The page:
Keeping Music in Your Child’s Life During Quarantine

As the Covid-19 pandemic drags on (has this really been going on for 6 months?!), many of us with young kids at home are looking for ways to entertain our kids and bring some sense of normalcy back to their lives. Whether you have toddlers who are climbing the walls or school aged kids who can’t go to music class anymore, you might be looking for ways to add more music into your child’s everyday life. Here are a few suggestions for ways you can keep the music going in your home or start your kids on a musical journey:

Music and Movement:

For kids, music and movement go hand-in-hand. Of course, you can always turn on music and let your kids dance freely, but try taking it to the next level by giving them a scarf or ribbon to use as they are dancing around. Show them different ways to wave the scarf (side to side, up and down, slowly and faster, one hand or two hands) and encourage them to let the music guide their movements.

Another great movement activity is to play music with different tempos (slow and fast) and encourage kids to move according to the music. Here are some ideas of pieces you can use:

Fast Tempos:

Rondo all turca by Mozart

Rodeo: Hoedown by Aaron Copeland

La Danza Tarentella by Rossini

Tritsch, Tratsch Polka by Johann Strauss II

The Flight of the Bumblebee by Rimsky-Korsakov

Slow Tempos:

 Carnival of the Animals: The Swan by Saint-Saëns

Moonlight Sonata by Beethoven (Mvt. I, but check out mvt. III for an exciting, fast movement!)

Nocturne in E-flat Major by Chopin

Gymnopédie by Erik Satie

If you aren’t familiar with Saint- Saëns’ Carnival of the Animals, you and your child will love exploring it together. Each piece (called a movement) musically depicts a different animal. Listen to the different movements and have your child move like the animals.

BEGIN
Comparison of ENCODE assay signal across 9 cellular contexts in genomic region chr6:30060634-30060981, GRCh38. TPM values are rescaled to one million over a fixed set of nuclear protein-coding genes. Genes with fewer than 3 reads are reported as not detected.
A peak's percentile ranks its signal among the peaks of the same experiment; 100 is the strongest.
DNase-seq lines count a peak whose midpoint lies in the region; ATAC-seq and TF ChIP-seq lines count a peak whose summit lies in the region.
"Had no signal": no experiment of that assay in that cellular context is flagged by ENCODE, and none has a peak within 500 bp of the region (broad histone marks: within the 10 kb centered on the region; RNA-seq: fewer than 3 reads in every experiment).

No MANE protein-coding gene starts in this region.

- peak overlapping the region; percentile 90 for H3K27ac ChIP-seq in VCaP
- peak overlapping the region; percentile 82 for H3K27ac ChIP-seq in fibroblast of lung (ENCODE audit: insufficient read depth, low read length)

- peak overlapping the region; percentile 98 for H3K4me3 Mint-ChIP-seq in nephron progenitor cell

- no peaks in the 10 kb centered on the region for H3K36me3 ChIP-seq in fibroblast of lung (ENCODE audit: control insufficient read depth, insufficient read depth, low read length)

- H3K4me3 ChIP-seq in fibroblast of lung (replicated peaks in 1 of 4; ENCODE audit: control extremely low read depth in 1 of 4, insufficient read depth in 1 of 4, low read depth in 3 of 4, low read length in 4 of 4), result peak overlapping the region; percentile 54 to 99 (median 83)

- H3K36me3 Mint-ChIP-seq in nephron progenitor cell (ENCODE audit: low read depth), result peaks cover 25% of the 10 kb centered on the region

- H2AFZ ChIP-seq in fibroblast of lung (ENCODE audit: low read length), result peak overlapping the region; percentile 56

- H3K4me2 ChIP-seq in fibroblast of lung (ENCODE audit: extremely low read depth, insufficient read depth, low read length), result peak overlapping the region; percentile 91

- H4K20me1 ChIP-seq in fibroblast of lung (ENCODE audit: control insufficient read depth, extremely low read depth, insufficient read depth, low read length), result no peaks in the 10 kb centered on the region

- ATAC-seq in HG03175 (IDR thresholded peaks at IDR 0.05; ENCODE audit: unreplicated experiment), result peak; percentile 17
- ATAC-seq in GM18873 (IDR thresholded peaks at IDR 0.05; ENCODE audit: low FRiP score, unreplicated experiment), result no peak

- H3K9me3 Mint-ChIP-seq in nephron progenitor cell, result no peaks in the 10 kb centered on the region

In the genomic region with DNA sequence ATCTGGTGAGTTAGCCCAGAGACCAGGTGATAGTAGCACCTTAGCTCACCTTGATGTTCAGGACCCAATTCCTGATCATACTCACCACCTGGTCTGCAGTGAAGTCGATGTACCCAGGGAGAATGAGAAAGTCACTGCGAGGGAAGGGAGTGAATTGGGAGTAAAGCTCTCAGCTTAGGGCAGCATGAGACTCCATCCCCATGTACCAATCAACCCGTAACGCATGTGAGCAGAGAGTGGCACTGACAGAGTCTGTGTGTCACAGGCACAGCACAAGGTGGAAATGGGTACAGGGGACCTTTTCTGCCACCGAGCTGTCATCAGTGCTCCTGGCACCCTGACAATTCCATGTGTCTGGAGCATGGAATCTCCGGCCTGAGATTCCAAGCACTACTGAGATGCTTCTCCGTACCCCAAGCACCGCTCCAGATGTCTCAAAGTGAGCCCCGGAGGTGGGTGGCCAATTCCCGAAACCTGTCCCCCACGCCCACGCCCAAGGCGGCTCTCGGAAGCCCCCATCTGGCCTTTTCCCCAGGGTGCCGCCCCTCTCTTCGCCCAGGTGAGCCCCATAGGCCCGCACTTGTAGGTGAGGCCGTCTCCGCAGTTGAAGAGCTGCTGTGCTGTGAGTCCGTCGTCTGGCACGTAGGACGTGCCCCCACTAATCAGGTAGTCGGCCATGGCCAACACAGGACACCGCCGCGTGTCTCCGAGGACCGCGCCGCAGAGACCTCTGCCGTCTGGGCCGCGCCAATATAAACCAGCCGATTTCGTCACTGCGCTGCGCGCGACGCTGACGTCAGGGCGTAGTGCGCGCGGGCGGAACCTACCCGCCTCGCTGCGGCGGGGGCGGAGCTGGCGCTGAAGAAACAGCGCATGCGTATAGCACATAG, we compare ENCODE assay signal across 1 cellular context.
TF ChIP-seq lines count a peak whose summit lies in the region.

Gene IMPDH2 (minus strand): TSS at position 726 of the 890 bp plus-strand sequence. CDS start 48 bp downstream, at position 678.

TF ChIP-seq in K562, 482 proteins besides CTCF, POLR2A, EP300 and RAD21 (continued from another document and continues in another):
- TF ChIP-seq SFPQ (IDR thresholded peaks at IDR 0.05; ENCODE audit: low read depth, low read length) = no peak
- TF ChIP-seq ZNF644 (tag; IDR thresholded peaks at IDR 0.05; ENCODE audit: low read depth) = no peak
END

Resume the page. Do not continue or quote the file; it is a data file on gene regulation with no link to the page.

Another similar activity is to turn on any of your child’s favorite music and have your child move like various animals (elephant, kangaroo, sea creature, bunny, turtle).

Learning to keep a steady pulse is one of the most basic foundations of making music. Put on some music and march to the beat, hop to the beat, skip to the beat, or beat a drum in a steady pulse.

Playing Musical Freeze is a great activity for toddlers and preschool age kids. Turn on any music and let your child dance like crazy until the music stops when they must stop their body from moving.

Musical Instruments:

The most basic household item can become exciting when it becomes a drum, a cymbal, a drumstick, a shaker or some other noise maker. Encourage your child to be creative and use different techniques to vary the sounds.

You can also make simple musical instruments out of items that you likely have around your house. Check out these 10 ideas of homemade musical instruments for kids of all ages:

For a few dollars, you can invest in a kazoo. Kazoos are different than other kid’s wind instruments because you have to hum into it to produce a sound rather than just blowing air.

Kids love hearing their own humming turn in to a fun, buzzing sound while maintaining the pitches they are humming.

Singing Together

Find or make up songs to go with different parts of the day such as brushing teeth, cleaning up, and bedtime. Use them to create a routine for your child. You can use familiar tunes (Lou, Lou, Skip to My Lou; O My Darlin’; Row, Row, Row Your Boat; Mary had a Little Lamb; London Bridge) and make up new words. You can use these familiar tunes and make up words to whatever activity you and your child are doing. (Tune: The Farmer and the Dell Sing: Nathaniel drinks his milk, Nathaniel drinks his milk, Hi Ho the Derry-o, Nathaniel drinks his milk).

Whatever musical activities you choose to do with your child, no doubt you will both have a great time learning and exploring music together. I know that we are living in a crazy world right now, but music can enrich your family life and strengthen the bond between you and your kids.